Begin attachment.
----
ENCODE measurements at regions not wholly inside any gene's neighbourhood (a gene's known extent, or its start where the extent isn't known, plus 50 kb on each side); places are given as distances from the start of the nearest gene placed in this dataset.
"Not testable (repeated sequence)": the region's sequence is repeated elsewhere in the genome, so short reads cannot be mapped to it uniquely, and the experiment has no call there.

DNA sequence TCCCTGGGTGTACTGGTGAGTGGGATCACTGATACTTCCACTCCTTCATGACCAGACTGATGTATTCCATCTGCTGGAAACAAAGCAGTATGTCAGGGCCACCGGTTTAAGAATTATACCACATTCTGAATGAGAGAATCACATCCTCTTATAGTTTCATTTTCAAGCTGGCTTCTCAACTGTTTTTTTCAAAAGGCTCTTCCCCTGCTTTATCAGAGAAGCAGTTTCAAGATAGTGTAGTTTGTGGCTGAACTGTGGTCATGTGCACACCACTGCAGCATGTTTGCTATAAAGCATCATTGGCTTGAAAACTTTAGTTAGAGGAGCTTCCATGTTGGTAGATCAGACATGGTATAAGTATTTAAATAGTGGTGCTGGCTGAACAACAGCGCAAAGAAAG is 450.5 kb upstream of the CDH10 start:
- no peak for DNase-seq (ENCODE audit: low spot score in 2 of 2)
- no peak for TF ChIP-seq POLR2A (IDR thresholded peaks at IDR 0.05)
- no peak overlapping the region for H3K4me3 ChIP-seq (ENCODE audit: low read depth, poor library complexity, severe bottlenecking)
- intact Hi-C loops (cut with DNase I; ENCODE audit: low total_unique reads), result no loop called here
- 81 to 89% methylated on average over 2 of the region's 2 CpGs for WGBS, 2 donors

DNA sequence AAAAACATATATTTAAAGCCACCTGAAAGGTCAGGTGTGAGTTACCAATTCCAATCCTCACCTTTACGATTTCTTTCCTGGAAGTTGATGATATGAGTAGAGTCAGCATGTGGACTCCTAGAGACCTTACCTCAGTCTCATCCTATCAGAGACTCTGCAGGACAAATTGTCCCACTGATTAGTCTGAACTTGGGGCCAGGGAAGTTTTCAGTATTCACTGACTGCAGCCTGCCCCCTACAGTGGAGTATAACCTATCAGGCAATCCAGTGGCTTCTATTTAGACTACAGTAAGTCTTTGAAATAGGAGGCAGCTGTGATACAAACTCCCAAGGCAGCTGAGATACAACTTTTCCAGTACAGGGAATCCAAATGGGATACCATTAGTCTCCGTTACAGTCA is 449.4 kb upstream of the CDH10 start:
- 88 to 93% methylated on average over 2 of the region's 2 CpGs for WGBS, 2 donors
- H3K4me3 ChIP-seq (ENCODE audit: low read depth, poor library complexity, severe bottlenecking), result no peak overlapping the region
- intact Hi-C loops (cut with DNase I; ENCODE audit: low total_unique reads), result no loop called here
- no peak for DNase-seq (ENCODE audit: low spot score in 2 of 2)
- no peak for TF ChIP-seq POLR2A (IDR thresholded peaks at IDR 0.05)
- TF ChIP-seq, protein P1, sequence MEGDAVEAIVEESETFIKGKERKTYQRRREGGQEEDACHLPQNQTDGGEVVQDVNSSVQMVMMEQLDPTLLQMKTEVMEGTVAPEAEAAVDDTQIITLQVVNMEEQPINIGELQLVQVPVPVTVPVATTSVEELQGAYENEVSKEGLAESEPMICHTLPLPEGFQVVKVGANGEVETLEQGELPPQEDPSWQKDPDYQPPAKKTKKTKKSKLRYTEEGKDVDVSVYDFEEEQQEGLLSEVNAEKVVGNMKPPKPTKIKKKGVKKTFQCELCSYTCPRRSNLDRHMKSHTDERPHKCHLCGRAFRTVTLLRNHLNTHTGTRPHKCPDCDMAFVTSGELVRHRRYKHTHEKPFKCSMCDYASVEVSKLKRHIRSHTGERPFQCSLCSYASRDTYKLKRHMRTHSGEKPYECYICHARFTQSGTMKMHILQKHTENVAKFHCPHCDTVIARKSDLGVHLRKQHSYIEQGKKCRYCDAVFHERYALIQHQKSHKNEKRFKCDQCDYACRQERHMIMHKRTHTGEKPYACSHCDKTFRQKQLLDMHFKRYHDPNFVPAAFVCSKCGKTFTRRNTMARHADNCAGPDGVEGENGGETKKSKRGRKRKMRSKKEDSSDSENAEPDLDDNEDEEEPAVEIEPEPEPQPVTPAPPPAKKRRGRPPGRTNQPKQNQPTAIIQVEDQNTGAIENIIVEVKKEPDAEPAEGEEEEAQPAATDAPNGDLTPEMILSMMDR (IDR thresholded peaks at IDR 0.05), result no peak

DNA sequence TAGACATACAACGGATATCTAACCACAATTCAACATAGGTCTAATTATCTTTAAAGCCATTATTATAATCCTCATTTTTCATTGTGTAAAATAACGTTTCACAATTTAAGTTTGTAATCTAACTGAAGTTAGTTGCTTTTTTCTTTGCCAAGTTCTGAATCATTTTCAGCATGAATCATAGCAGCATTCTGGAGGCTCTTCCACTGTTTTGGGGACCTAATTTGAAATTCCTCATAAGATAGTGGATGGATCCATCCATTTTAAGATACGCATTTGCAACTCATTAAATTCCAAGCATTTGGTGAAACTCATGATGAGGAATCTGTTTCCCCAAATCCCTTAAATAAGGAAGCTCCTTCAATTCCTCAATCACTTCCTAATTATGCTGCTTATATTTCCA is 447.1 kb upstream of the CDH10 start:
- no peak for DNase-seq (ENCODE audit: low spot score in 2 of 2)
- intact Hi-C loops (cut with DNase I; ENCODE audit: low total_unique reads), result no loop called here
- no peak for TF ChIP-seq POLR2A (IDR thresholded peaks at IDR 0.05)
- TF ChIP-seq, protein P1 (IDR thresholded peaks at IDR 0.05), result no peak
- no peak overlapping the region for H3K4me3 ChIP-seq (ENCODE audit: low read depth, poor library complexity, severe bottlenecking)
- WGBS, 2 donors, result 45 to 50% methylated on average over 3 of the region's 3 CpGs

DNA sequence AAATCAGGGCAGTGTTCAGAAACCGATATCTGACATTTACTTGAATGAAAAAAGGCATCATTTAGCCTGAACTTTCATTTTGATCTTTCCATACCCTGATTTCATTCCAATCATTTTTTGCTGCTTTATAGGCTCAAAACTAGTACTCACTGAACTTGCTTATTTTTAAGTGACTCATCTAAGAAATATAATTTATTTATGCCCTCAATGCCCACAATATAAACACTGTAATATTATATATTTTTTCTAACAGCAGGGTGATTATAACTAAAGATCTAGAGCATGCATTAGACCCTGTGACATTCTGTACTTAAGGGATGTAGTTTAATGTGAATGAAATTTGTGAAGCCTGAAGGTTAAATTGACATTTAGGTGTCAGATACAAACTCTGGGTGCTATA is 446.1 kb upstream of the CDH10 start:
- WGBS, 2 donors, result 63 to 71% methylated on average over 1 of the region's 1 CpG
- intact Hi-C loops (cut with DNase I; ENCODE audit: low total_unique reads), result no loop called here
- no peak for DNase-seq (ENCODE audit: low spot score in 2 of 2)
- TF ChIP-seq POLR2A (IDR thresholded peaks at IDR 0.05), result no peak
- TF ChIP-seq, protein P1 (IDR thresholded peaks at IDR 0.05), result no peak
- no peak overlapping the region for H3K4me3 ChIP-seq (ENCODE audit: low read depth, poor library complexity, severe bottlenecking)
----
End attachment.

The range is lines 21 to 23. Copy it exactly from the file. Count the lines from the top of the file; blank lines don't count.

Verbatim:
- no peak overlapping the region for H3K4me3 ChIP-seq (ENCODE audit: low read depth, poor library complexity, severe bottlenecking)
- WGBS, 2 donors, result 45 to 50% methylated on average over 3 of the region's 3 CpGs

DNA sequence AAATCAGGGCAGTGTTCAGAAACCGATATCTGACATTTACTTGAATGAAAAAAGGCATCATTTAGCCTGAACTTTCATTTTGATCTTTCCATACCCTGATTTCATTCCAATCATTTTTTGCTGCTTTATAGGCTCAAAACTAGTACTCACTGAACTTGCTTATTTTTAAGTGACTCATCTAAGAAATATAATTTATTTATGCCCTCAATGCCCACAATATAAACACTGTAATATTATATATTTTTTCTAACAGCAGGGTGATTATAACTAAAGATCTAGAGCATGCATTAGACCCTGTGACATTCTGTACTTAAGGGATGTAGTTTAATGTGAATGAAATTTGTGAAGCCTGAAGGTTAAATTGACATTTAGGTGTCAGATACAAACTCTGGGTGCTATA is 446.1 kb upstream of the CDH10 start: